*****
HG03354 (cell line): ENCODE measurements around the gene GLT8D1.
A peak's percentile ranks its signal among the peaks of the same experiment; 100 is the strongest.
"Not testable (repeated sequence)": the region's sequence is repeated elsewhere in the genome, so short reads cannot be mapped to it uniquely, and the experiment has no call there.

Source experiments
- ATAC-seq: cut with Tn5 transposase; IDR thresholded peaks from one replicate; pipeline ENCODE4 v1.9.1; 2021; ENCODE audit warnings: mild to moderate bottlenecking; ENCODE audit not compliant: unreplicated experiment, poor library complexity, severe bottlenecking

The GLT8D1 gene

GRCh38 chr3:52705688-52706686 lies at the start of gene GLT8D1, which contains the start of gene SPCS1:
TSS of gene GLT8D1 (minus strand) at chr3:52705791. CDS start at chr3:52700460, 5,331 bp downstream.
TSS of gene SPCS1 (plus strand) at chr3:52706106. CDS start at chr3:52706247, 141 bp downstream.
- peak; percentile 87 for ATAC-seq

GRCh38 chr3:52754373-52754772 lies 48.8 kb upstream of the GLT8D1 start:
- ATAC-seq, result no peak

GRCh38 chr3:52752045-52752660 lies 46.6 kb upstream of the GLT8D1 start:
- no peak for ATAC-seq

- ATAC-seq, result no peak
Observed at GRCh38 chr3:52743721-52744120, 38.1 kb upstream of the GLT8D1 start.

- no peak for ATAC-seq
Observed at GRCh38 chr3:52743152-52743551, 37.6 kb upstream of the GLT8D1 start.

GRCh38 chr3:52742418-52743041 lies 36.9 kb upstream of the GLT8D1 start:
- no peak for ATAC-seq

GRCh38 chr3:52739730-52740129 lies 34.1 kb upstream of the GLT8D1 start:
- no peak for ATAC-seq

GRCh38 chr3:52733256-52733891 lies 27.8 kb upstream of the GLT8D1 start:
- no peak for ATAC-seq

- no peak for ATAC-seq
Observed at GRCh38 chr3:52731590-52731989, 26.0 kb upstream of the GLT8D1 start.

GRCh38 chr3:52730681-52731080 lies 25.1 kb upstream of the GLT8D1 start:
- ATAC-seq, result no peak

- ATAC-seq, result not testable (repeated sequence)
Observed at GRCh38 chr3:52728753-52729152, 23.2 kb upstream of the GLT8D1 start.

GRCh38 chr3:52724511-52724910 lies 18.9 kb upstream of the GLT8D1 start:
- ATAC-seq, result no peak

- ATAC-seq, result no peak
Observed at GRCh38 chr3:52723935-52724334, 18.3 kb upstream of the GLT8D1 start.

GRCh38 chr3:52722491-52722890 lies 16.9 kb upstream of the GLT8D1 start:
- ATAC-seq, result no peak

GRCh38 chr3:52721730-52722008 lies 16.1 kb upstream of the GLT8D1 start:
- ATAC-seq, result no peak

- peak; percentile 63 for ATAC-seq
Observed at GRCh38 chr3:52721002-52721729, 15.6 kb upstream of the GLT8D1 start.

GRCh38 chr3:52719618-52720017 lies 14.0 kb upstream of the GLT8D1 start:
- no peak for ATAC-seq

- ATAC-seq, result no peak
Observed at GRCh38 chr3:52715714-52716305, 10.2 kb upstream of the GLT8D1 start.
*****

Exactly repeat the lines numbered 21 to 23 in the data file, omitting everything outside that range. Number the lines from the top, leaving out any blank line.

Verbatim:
GRCh38 chr3:52739730-52740129 lies 34.1 kb upstream of the GLT8D1 start:
- no peak for ATAC-seq

GRCh38 chr3:52733256-52733891 lies 27.8 kb upstream of the GLT8D1 start: